Knowles: If you're adopting that hybrid cloud environment, then it gives you all the benefits of the cloud and actually, personally, I think security is much stronger in the cloud, because there's lots of different ways that you can manage security. So, if you look at a virtual environment for example, there are security capabilities that you can run at a hypervisor-level across your whole cloud environment, rather than having to do malware updates on individual machines or something like that. So it actually makes it a lot easier to run it, run your security controls there. And it also means you might need the traditional security tools; if you think about something like DLP, even though you've got a virtual cloud environment, the data doesn't move from machine to machine. So, if you're running DLP, you're not going to see anything.

One of our local councils in the UK had a ransomware attack, and they were reduced to pen and paper for a whole week. They had no access to any of their data, including their phones.
Rashmi Knowleschief security architect, RSA Security

I think you probably think about it differently, and you configure that differently. I think if you are a larger organization, then that hybrid cloud environment is probably the best of both worlds because you're getting the benefits of using cloud but actually you're keeping your data to yourself. Now, for SMEs, it's a completely different game, right, because I think for SMEs, they don't have the resources in-house. By adopting the cloud it actually makes them a lot more secure even if the cloud service provider doesn't meet all their requirements, and doesn't necessarily tick all their boxes. It's actually a lot more than they could do in-house. It makes a lot of sense for them to adopt a lot of the cloud-based services, because they don't know any better.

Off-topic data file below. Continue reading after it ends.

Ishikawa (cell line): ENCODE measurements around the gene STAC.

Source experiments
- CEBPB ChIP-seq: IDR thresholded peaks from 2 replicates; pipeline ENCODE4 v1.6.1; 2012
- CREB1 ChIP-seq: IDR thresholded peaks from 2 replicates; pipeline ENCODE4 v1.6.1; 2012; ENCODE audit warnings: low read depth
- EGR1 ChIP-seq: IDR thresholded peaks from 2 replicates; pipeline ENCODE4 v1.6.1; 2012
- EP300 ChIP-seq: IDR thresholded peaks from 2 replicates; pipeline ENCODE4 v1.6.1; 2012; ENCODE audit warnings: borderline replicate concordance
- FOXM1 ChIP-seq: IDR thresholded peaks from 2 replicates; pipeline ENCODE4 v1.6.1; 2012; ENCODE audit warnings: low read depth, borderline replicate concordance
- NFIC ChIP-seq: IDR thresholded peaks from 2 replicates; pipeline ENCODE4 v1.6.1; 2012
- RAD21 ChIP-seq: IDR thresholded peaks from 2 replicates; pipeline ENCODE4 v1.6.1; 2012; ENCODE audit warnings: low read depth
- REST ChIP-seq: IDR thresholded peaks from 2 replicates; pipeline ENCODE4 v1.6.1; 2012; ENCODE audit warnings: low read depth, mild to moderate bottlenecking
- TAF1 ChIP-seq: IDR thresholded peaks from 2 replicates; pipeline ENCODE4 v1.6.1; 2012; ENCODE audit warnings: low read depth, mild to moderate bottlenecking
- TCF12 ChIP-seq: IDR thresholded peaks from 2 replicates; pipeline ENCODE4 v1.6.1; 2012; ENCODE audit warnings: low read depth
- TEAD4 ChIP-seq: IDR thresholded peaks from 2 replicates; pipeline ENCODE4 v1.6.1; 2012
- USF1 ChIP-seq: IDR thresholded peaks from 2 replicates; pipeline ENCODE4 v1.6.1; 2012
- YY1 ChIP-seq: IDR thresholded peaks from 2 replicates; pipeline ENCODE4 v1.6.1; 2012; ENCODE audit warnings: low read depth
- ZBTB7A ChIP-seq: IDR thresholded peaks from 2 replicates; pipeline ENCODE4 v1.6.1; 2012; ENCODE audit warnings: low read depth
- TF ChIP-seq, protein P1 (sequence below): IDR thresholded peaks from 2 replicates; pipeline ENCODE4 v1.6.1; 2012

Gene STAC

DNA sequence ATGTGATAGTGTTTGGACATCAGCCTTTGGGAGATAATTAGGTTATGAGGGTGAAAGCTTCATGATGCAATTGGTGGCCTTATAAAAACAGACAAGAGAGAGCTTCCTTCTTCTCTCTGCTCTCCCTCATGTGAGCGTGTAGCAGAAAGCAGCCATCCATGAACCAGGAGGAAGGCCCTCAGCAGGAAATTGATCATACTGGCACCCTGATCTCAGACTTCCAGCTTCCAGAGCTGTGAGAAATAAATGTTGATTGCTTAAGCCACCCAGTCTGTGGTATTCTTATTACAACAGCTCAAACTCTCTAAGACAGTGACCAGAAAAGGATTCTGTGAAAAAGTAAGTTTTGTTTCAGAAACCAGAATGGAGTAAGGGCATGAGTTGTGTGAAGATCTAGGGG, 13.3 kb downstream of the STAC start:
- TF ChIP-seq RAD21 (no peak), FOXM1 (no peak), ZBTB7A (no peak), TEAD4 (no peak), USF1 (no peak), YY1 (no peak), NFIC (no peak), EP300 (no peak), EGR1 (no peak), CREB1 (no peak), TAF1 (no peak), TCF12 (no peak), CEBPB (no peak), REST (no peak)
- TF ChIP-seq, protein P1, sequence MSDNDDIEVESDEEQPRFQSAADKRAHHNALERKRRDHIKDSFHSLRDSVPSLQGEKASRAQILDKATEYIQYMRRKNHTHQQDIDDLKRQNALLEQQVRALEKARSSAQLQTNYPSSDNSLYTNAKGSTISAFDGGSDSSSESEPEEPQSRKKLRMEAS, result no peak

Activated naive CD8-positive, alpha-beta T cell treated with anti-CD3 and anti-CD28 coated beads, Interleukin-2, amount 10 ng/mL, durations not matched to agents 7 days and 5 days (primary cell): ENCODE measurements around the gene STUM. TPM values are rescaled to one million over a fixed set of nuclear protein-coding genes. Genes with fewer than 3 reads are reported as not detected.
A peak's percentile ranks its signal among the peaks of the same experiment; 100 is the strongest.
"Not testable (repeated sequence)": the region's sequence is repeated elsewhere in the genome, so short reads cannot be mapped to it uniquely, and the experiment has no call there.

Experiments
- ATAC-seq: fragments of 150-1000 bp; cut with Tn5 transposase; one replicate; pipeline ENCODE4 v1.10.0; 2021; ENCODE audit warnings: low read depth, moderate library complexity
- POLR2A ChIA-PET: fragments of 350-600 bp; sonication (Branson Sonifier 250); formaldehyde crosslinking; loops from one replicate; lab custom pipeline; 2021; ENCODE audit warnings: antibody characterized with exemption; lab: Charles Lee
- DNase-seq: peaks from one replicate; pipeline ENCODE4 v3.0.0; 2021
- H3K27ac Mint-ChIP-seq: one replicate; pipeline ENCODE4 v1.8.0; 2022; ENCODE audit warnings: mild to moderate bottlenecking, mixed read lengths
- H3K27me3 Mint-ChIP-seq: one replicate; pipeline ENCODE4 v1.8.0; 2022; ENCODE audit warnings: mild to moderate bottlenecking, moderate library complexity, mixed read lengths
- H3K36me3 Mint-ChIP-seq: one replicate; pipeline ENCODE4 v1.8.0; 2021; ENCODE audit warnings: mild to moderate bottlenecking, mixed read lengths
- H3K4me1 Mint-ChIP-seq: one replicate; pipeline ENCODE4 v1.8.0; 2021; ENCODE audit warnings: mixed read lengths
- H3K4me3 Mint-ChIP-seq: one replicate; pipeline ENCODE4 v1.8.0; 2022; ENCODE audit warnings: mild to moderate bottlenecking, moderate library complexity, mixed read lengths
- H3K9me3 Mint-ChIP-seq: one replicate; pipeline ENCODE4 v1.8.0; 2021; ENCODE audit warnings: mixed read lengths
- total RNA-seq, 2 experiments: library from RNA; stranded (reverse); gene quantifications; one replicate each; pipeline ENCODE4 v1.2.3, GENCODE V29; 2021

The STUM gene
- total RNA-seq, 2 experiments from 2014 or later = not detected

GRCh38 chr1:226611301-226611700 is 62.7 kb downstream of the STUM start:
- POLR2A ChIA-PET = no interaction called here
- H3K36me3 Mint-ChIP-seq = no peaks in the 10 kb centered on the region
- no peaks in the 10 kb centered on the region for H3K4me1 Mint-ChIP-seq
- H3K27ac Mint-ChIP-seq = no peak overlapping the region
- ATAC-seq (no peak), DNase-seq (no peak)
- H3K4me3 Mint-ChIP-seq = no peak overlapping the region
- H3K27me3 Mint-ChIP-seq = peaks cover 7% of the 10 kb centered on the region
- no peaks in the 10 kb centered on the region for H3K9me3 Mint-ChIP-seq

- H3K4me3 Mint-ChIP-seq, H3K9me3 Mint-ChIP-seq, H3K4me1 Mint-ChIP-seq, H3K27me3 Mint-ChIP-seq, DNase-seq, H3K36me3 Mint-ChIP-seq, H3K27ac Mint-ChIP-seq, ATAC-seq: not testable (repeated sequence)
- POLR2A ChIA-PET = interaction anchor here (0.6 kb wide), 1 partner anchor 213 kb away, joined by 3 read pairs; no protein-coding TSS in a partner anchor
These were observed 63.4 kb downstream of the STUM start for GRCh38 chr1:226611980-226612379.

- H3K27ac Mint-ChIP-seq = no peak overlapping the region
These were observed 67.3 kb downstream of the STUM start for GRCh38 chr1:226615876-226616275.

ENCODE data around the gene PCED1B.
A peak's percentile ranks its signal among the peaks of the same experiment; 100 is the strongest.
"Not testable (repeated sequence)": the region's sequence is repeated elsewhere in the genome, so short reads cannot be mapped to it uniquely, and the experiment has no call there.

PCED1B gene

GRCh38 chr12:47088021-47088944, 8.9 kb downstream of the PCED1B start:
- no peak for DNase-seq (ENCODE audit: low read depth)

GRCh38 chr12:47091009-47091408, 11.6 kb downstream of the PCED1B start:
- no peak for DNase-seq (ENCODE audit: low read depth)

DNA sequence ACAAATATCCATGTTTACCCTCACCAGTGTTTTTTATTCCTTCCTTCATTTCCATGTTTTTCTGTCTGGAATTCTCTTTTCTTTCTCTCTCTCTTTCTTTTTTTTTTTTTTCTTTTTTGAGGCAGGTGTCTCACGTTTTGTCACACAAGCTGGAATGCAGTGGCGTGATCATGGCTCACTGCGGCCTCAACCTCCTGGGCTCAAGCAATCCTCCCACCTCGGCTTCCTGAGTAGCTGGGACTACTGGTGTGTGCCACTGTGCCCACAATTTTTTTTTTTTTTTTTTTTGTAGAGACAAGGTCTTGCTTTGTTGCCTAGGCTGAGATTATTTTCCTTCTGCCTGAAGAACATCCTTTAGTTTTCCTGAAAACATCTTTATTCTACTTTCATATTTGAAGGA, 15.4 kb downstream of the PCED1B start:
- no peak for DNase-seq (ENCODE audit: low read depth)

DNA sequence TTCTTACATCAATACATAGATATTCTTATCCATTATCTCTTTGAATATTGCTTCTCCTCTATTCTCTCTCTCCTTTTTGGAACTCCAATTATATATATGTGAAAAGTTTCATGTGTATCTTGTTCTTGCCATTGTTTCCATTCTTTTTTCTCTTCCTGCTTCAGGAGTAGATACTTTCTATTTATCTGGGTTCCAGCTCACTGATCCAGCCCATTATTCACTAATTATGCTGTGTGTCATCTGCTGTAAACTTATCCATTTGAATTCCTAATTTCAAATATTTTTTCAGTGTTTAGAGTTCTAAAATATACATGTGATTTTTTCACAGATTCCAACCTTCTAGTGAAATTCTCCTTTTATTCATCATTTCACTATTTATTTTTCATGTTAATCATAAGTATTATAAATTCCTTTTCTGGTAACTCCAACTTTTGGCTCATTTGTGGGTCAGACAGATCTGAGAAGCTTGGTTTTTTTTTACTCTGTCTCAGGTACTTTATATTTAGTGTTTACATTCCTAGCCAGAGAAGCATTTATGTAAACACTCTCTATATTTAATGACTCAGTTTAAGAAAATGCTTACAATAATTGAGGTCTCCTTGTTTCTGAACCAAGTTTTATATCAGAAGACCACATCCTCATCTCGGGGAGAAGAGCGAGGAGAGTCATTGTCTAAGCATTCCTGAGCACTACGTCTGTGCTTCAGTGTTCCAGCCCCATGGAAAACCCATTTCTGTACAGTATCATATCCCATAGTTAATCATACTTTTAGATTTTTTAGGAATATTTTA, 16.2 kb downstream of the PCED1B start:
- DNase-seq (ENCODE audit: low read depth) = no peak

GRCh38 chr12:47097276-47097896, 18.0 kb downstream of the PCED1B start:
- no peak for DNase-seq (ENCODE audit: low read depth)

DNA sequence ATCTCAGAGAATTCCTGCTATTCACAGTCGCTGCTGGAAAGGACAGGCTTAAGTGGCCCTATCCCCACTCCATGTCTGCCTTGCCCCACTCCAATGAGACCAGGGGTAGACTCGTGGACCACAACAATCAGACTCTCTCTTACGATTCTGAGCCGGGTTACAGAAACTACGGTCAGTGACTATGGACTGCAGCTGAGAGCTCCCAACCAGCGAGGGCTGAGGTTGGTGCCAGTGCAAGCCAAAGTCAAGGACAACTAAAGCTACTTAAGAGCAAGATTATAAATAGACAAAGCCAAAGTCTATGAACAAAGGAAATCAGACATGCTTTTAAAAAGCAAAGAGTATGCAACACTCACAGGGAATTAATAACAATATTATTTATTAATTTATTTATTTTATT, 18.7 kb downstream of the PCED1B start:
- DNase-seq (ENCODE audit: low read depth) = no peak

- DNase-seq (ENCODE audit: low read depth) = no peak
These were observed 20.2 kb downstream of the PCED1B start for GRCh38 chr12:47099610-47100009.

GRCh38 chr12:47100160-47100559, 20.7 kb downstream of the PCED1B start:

But do those companies worry about, "What are my employees doing with the cloud, and are they accidentally exposing the data, or are they exposing the credentials?"

Knowles: Shadow IT is huge, and I think again, the mindset is changing. A CISO would typically say "no" when you went to him and said, "We want to deploy a cloud service to do some number crunching," or just stand up a new app or whatever it is, I think that mindset is changing to, "Yes, you can do it." Because at least if you know that they're doing it, then you, from a security perspective, have visibility and you can understand your risk, and therefore you can manage that risk.